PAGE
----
In early February 1945, after seventy days repelling air attacks in the Philippines, she proceeded to Ulithi and from there to Saipan where forces were gathering for the invasion of Iwo Jima. On 19 February she supported the initial landings on Iwo and remained underway for the next twenty-six days. During that time, she carried out eight twenty-four-hour shore bombardments, all within range of enemy shore batteries. Her 5-inch guns fired 2,449 rounds of 38-caliber ammunition. In between bombardment missions, she screened other ships of the invasion fleet and took her turns on picket station. Once the island was secured, she returned to Ulithi for repairs and provisions and then, joined the armada bound for the invasion of Okinawa on Easter Sunday, 1 April 1945.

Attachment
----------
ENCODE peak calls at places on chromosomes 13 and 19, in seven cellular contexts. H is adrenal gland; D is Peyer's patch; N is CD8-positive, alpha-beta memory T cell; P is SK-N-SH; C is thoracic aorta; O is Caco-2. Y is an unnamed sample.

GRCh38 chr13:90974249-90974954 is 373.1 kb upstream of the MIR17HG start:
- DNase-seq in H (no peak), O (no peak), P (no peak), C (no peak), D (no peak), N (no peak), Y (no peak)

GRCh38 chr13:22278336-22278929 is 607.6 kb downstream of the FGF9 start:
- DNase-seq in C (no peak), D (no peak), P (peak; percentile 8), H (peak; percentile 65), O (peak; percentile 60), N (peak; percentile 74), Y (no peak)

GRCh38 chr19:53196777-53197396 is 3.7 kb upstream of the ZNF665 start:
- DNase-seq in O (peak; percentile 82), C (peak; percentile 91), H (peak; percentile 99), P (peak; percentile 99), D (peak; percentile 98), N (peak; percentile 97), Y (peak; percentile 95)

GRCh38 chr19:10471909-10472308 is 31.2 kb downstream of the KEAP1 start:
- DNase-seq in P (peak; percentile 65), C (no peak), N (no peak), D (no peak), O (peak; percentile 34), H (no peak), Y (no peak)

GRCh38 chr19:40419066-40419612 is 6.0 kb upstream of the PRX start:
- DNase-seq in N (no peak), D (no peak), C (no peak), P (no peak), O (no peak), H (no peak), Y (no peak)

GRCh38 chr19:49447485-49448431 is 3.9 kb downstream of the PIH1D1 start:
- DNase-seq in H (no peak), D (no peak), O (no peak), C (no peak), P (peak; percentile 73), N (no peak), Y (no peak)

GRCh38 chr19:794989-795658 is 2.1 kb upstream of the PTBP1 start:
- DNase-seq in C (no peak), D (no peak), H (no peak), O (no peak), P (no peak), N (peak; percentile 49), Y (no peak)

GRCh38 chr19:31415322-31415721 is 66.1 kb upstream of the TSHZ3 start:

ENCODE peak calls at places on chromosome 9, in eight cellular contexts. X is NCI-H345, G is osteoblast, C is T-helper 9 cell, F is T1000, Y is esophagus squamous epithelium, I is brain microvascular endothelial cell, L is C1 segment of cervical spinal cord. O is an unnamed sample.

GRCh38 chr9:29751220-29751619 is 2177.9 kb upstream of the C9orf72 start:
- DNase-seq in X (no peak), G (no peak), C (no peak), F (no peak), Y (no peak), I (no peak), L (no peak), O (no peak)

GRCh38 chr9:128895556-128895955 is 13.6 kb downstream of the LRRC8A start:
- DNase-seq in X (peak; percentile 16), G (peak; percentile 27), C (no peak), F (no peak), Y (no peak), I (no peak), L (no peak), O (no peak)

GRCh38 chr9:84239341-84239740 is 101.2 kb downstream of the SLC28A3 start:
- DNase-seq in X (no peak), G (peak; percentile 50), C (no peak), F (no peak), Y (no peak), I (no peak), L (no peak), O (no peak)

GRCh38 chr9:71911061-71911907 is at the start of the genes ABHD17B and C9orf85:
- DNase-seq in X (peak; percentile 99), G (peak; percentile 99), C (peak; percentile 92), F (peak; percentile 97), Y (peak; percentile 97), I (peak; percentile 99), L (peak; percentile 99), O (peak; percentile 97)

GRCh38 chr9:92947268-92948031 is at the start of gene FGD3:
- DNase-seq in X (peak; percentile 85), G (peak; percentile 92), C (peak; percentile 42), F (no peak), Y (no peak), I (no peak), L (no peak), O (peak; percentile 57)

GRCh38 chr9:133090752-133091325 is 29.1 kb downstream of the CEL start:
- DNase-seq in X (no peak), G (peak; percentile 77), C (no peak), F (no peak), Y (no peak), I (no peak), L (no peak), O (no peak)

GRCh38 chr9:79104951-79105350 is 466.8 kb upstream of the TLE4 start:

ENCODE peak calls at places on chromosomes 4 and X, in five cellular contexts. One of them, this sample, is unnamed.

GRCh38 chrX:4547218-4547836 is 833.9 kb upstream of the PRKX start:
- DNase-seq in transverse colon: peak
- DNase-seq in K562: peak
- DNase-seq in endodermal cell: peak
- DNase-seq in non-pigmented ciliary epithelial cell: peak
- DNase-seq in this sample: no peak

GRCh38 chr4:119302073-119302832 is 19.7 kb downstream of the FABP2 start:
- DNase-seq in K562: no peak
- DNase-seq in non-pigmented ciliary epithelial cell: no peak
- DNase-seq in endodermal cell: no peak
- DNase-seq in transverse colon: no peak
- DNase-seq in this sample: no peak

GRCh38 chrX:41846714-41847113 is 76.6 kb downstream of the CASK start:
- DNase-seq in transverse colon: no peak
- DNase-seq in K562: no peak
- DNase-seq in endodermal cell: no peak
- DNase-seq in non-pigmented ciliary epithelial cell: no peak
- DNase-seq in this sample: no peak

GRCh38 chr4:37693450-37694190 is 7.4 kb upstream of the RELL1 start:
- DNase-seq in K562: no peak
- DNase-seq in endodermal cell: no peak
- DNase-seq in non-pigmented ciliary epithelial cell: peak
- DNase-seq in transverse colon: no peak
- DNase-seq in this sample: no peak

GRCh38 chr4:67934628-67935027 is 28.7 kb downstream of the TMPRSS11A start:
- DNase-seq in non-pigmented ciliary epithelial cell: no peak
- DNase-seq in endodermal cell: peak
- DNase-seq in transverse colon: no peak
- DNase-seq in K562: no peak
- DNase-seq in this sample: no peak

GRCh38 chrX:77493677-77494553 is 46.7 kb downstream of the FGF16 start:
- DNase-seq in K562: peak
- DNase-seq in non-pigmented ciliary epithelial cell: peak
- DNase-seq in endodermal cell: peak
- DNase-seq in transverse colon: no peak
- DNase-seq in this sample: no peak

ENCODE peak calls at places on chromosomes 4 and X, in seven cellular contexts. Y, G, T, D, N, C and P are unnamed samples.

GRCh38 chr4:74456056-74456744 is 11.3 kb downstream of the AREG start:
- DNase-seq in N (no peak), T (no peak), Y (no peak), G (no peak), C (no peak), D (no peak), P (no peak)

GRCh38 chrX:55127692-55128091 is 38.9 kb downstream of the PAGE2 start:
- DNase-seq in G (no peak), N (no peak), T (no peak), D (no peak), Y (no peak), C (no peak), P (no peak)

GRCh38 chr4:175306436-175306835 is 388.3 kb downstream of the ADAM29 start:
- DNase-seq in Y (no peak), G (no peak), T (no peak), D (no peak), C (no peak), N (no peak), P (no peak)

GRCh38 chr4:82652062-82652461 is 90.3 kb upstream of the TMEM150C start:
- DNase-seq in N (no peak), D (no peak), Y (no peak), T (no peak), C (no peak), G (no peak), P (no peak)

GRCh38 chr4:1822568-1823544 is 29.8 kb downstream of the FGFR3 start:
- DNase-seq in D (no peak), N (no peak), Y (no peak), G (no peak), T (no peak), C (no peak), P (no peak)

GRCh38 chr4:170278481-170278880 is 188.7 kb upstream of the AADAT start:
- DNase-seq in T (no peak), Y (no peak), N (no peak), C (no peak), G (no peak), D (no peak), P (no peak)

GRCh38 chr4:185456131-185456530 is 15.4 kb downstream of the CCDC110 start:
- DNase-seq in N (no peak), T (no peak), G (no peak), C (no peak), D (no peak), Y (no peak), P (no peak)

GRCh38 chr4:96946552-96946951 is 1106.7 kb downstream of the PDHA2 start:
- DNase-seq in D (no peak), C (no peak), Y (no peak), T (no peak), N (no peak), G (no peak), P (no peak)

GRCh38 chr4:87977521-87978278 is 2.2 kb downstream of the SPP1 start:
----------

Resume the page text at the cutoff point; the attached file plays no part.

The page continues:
Her first five days on picket and patrol duty were relatively routine, but on 6 April, a deadly wave of more than 200 suicide planes attacked the U.S. forces. The HOWORTH was steaming north toward Ie Shima, off the west coast of Okinawa, when the attacks began. Despite the great number of planes shot down by the American combat air patrol, enough got through to deliver death and destruction. At one point, the HOWORTH was splashing planes on every quarter. In short order, her guns brought down six, one of which severed her radio antennas and another passed over the fantail cutting down the lifelines before plunging into the sea. A seventh, however, could not be diverted and crashed into her main battery director on the bridge spreading burning gasoline and knocking out her steering control. Nine men died and fourteen were injured, but the destroyer’s engines and guns never stopped. Damage control parties put out the fires; steering was taken over aft; and her 40-mm guns splashed an eighth attacker. By the time she had sped safely out of the area, the destroyer’s gunners had fired 332 rounds of 5-inch, 1,414 rounds of 40-mm, and 1,930 rounds of 20-mm ammunition during the fifty-eight minute battle. Because of the seriousness of the damage she had received, the HOWORTH was ordered back to the U.S. for repairs.